ARL seeks to modernize infrastructure with private cloud
- By Sara Friedman
The Army Research Laboratory wants to build a more robust computing environment for its scientists and support staff.
In a Feb. 20 request for information ARL asked for feedback on how the it can move into a cloud environment and still support researchers' massive processing, storage and memory requirements. Currently, the lab runs three data centers that support five major sites in addition to many smaller locations. That architecture creates performance issues during peak utilization periods.
As storage-area networks become saturated, it has become harder for researchers to replicate and backup their data to other sites, according to the RFI. The underlying network architecture is not able to meet ARL’s rapidly changing research requirements, so the agency wants to move into a new computing and storage environment that provides more flexibility and better services at a lower cost.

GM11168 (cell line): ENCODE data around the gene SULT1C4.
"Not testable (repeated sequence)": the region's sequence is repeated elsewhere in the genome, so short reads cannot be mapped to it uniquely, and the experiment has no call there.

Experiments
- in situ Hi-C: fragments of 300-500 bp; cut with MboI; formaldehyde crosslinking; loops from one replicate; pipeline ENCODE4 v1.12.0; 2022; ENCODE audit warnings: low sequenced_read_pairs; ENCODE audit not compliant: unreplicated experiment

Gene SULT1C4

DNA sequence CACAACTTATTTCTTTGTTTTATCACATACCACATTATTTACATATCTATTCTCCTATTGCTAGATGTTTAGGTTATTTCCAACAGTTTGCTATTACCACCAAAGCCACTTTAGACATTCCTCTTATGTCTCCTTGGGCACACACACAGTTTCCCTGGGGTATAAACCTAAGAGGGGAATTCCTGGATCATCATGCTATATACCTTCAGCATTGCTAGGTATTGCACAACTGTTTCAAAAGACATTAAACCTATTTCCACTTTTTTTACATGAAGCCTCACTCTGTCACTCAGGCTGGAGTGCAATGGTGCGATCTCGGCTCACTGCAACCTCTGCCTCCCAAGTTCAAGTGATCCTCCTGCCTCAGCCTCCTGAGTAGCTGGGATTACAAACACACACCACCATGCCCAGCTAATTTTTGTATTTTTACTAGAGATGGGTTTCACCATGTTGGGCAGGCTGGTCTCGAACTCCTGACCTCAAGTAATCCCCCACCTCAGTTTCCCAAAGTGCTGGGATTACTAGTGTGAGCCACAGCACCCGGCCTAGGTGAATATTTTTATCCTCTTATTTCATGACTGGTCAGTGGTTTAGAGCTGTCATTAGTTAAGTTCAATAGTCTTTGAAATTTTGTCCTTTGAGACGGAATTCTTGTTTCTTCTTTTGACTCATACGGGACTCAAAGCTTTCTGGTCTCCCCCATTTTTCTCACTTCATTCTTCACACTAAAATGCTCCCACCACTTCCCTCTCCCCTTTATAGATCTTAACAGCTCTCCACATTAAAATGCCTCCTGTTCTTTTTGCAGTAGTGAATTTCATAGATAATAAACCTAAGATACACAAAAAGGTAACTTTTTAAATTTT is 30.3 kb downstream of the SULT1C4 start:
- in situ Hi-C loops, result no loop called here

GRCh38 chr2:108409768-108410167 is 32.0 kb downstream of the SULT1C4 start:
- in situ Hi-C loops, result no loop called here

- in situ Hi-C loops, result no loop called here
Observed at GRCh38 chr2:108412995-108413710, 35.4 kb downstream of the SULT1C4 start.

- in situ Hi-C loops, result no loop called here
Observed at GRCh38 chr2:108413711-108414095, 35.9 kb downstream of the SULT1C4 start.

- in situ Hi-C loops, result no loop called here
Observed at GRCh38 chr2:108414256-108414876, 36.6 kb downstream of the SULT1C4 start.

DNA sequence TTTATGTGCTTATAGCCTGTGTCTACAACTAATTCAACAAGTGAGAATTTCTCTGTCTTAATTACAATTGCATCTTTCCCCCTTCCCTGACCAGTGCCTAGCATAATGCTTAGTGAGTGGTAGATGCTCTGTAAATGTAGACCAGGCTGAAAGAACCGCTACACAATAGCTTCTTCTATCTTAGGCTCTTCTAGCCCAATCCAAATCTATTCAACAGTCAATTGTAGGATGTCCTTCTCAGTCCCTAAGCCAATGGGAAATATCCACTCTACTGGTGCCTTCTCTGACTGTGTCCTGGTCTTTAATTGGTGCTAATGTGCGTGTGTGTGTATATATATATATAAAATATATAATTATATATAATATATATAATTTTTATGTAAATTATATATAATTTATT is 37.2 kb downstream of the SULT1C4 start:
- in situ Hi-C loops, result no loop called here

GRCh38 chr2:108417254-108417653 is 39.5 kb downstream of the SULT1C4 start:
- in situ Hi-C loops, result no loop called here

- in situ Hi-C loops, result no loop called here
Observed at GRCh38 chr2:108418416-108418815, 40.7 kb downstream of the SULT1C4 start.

Any new cloud solution “needs to ensure system administration, patching/upgrading, system and data security and backups can be accomplished more easily, as well as remotely and/or automatically where possible,” the RFI states. “The new approach should provide flexible capabilities to build and modify logical networks and their connected capabilities to quickly respond to changing research requirements.”
Specifically, the agency is interested in creating a scalable private cloud that can meet mission needs, establishing an environment to use virtual machines and containers in data centers and using virtual desktop infrastructure to increase end-user flexibility and ease client support burdens. ARL also wants input on how to create full lifecycle asset management and on the use of a hybrid public or private cloud.
Reponses to the RFI are due on March 13.
Sara Friedman is a reporter/producer for GCN, covering cloud, cybersecurity and a wide range of other public-sector IT topics.
Before joining GCN, Friedman was a reporter for Gambling Compliance, where she covered state issues related to casinos, lotteries and fantasy sports. She has also written for Communications Daily and Washington Internet Daily on state telecom and cloud computing. Friedman is a graduate of Ithaca College, where she studied journalism, politics and international communications.
Friedman can be contacted at firstname.lastname@example.org or follow her on Twitter @SaraEFriedman.
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